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Author ORCID Identifier


Campus-Only Access for Five (5) Years

Document Type


Degree Name

Doctor of Philosophy (PhD)

Degree Program

Hispanic Literatures & Linguistics

Year Degree Awarded


Month Degree Awarded


First Advisor

Meghan Armstrong-Abrami

Second Advisor

Maria Biezma

Subject Categories

Spanish Linguistics


This dissertation investigates the intonational form and meaning of two contours realized in utterance-initial vocatives in Asturian, an understudied minority Romance language spoken in NW Spain. In doing so, this work takes an integrated approach to the study of intonation, in which the analysis of form and meaning reciprocally inform each other. The results from a production experiment that analyzed the patterns of tonal alignment and scaling of relevant F0 maxima and minima within the Autosegmental-Metrical framework showed that the two vocative contours under study contain a bitonal pitch accent each, and they are labeled as L+H* L% and H+L* L%, respectively (phonetic transcription). In the absence of pre-tonic syllables, the proximity of the utterance’s left prosodic edge affects the implementation of each tune differently. L+H* L% is only affected when the initial syllable’s onset consonant is unvoiced; in such cases, the initial F0 rise is truncated (tune-to-text accommodation). As for H+L* L%, the lack of pre-tonic material imposes a phonological restriction on its implementation. In this case, speakers insert the phrase-initial marker a-, automatically providing the H(igh) leading tone with an anchoring site (text-to-tune adjustment). This data show native speakers of Asturian are aware of which tonal targets are indispensable for facilitating the retrieval of tune meaning and that, when facing text-tune conflicts at the left prosodic edge, they use specific adjustment strategies accordingly. Whether the tune is accommodated to the text or vice versa will ultimately depend on the communicative gain/loss of each strategy. The results from a perception experiment revealed that vocative contours in Asturian systematically encode different meanings. While L+H* L% only fulfills a calling function, and its use is acceptable across experimental contexts, the use of H+L* L% is more constrained. This contour, in addition to vocative-marking, is used to encode epistemic information about the speaker’s attitude regarding something salient in the context of utterance that does not align with their expectations. A formal analysis of the meaning conveyed by H+L* L% is provided. Taken together, the results presented in this dissertation show that speaker’s choice of tune is a complex process in which form- and meaning-related factors dynamically interact with each other. Asturian utterance-initial vocatives represent an example of how, in order to fully understand this process, it is necessary to take a holistic perspective that integrates the study of both intonational form and function.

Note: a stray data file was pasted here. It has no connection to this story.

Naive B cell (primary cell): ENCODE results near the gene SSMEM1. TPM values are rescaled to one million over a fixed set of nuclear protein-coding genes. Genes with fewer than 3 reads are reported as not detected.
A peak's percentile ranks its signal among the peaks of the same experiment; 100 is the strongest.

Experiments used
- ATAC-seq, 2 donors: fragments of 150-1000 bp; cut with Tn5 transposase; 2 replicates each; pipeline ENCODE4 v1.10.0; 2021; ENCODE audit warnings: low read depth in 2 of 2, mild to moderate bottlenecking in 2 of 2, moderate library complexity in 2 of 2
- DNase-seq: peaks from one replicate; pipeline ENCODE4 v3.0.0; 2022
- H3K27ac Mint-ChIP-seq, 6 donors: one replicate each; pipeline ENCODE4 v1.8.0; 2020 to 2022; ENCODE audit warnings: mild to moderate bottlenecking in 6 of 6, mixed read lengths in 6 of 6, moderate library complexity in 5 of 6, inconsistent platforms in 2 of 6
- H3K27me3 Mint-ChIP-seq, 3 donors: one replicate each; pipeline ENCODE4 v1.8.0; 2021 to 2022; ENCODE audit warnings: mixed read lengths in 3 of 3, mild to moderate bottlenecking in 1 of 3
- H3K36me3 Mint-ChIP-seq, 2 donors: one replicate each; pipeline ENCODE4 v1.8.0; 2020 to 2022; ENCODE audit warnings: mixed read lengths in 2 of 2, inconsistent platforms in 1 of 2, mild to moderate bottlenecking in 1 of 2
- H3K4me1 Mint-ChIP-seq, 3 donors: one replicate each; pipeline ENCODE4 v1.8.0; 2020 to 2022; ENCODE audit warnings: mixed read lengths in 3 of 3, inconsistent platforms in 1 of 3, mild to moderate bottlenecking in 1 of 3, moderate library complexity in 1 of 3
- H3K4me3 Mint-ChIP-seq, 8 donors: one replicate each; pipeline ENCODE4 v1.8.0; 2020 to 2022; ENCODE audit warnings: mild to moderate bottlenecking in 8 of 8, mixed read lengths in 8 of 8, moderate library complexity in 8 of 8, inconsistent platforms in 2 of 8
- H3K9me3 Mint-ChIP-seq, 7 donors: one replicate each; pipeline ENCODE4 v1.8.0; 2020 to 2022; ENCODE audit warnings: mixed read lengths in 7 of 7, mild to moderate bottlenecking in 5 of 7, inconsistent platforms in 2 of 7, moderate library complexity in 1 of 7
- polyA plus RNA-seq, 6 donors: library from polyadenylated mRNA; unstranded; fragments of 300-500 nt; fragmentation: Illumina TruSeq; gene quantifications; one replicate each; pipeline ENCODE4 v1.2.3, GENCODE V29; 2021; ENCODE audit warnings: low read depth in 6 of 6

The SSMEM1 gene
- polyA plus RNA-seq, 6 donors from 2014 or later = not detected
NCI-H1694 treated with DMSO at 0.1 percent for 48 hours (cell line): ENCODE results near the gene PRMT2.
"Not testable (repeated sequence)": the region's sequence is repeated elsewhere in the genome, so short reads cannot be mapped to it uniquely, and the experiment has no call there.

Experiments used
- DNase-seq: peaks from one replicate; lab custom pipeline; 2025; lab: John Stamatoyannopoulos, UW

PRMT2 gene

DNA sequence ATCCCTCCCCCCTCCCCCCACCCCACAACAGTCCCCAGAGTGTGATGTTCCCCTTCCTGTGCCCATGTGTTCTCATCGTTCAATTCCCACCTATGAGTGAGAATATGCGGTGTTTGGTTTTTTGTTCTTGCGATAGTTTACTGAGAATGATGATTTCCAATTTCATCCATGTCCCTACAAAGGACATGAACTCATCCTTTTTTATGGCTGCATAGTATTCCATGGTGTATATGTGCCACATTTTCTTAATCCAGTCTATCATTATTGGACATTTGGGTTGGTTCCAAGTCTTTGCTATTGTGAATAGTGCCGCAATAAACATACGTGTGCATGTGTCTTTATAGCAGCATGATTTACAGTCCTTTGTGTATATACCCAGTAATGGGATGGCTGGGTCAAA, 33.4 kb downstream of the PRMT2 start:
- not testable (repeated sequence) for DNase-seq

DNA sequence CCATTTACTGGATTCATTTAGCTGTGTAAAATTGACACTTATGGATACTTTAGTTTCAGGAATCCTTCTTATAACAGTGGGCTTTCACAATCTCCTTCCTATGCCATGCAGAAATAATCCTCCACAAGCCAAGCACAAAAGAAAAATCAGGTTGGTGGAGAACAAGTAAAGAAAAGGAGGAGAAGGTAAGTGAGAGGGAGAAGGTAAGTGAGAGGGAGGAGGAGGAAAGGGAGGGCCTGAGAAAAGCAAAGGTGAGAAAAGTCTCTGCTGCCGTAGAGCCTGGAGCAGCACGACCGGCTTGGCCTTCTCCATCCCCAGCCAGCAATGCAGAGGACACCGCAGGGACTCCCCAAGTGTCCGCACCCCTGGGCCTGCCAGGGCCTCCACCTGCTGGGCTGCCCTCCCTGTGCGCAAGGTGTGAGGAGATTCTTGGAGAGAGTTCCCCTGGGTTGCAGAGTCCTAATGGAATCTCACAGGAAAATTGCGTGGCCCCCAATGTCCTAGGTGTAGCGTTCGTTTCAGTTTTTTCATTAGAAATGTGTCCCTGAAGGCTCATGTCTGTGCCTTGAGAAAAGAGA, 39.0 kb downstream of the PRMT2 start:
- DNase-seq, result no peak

Creative Commons License

Creative Commons Attribution-Noncommercial 4.0 License
This work is licensed under a Creative Commons Attribution-Noncommercial 4.0 License